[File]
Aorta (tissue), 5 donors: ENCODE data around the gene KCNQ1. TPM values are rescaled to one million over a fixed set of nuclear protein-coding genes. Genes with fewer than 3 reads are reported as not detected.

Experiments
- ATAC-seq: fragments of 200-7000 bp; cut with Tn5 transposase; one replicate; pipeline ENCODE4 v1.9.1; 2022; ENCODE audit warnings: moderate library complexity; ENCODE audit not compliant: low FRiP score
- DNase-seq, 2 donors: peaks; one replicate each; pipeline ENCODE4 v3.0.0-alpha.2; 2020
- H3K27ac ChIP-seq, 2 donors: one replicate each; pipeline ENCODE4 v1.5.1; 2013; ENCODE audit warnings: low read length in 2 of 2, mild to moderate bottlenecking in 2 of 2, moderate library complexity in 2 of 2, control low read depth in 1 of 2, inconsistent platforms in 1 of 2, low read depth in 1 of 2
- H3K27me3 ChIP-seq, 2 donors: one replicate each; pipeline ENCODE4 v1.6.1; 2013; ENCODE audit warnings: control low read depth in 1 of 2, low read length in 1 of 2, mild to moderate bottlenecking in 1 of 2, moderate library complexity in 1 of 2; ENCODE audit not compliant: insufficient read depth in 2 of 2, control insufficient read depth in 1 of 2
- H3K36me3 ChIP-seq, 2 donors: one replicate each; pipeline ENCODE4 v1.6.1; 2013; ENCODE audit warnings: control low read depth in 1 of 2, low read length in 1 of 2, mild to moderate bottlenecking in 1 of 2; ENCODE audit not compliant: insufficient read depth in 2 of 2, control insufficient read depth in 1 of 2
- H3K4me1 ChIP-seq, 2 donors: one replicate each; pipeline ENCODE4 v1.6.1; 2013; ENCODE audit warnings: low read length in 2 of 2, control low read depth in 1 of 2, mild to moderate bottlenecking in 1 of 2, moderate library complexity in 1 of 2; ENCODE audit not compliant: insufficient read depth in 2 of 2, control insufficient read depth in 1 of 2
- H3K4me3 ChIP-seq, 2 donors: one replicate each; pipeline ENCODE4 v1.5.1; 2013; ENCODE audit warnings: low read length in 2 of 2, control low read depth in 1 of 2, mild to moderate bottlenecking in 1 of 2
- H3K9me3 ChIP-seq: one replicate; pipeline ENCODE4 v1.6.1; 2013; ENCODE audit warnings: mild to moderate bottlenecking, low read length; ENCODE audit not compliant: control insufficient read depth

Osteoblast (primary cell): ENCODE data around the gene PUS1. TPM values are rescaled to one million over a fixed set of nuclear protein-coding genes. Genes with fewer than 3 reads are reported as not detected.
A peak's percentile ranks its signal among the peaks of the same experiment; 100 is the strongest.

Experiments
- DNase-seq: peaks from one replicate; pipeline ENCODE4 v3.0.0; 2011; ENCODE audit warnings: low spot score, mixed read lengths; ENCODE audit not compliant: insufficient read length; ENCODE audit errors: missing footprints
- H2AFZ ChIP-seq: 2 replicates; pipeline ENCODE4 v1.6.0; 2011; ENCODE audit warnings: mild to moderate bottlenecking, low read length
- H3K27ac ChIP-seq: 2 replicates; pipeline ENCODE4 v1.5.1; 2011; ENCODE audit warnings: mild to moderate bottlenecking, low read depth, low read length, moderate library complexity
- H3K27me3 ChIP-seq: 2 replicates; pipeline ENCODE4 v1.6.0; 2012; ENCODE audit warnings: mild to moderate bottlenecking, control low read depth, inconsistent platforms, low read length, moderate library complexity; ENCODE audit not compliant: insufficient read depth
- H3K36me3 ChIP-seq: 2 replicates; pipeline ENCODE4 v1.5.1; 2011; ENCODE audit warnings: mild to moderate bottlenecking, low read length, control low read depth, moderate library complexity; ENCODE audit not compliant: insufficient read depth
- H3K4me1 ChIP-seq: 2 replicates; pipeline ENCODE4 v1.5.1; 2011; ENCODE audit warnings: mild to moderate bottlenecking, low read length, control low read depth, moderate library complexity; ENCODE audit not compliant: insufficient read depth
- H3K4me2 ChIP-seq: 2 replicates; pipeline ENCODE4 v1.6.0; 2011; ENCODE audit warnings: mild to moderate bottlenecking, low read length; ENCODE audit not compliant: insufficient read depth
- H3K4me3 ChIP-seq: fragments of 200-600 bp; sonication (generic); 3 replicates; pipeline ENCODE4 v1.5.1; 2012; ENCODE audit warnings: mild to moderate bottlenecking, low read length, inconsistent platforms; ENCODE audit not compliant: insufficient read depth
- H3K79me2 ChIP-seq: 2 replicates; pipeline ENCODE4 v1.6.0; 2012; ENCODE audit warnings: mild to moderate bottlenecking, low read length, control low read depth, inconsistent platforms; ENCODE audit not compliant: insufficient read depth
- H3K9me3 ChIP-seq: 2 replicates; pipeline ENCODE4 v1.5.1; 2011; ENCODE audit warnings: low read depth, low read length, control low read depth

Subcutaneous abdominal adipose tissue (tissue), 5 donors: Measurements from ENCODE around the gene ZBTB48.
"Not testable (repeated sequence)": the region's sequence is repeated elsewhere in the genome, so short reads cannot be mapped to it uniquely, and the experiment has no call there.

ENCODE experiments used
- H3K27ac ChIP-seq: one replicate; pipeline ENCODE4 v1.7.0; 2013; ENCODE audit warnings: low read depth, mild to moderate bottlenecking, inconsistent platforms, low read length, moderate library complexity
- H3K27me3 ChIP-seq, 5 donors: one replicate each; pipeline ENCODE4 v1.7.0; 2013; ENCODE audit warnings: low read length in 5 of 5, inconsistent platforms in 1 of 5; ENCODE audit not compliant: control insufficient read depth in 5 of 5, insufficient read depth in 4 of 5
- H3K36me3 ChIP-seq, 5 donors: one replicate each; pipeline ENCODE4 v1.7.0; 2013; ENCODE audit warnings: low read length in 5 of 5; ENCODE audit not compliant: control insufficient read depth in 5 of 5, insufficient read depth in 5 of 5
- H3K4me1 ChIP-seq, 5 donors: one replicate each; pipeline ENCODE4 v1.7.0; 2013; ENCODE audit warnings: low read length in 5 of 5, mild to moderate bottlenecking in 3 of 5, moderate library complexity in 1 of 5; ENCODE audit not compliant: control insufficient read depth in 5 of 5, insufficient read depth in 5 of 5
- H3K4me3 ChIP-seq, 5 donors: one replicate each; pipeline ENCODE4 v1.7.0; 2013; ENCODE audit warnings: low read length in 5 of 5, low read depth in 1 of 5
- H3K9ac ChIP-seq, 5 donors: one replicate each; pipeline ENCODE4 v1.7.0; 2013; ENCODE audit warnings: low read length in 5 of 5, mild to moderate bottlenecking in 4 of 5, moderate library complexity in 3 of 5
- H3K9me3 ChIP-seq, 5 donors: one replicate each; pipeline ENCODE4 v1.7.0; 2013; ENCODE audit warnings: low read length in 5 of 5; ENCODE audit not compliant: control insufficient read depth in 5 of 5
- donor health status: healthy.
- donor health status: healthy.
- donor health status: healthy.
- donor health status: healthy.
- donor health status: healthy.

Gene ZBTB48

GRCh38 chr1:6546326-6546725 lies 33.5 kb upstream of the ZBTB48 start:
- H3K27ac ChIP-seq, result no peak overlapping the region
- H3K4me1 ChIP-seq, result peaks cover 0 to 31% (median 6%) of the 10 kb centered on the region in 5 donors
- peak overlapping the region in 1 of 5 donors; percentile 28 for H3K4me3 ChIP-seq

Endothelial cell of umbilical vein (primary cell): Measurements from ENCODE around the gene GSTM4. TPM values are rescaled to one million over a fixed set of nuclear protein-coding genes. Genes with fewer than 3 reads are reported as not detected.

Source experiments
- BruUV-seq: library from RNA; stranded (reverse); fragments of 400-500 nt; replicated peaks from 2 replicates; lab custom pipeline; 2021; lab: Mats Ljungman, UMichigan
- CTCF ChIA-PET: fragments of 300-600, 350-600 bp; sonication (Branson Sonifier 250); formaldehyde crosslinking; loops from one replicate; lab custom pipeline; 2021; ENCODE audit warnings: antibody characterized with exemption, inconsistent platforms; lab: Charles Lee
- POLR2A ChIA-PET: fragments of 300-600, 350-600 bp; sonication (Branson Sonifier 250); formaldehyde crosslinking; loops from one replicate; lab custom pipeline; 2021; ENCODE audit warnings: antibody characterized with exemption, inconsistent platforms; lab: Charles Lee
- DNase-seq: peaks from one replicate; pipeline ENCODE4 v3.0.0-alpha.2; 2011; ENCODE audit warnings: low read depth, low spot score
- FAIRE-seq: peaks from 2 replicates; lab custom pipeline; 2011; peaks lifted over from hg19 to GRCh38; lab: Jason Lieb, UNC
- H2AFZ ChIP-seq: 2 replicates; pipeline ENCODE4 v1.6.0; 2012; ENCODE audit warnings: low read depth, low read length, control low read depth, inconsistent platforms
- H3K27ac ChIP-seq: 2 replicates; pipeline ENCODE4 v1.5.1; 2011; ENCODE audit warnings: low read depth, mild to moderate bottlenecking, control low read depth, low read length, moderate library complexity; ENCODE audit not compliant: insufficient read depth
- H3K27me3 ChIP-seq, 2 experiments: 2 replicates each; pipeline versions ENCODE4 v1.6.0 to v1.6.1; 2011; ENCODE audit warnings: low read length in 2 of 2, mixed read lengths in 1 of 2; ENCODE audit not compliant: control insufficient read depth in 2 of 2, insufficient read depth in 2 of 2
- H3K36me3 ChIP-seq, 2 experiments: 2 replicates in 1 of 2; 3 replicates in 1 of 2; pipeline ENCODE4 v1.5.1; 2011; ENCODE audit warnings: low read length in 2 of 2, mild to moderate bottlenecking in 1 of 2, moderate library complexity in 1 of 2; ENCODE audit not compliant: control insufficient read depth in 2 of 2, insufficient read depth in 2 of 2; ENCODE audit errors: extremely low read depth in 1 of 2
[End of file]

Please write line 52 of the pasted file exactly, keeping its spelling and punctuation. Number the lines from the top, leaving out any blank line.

- H3K27ac ChIP-seq: 2 replicates; pipeline ENCODE4 v1.5.1; 2011; ENCODE audit warnings: low read depth, mild to moderate bottlenecking, control low read depth, low read length, moderate library complexity; ENCODE audit not compliant: insufficient read depth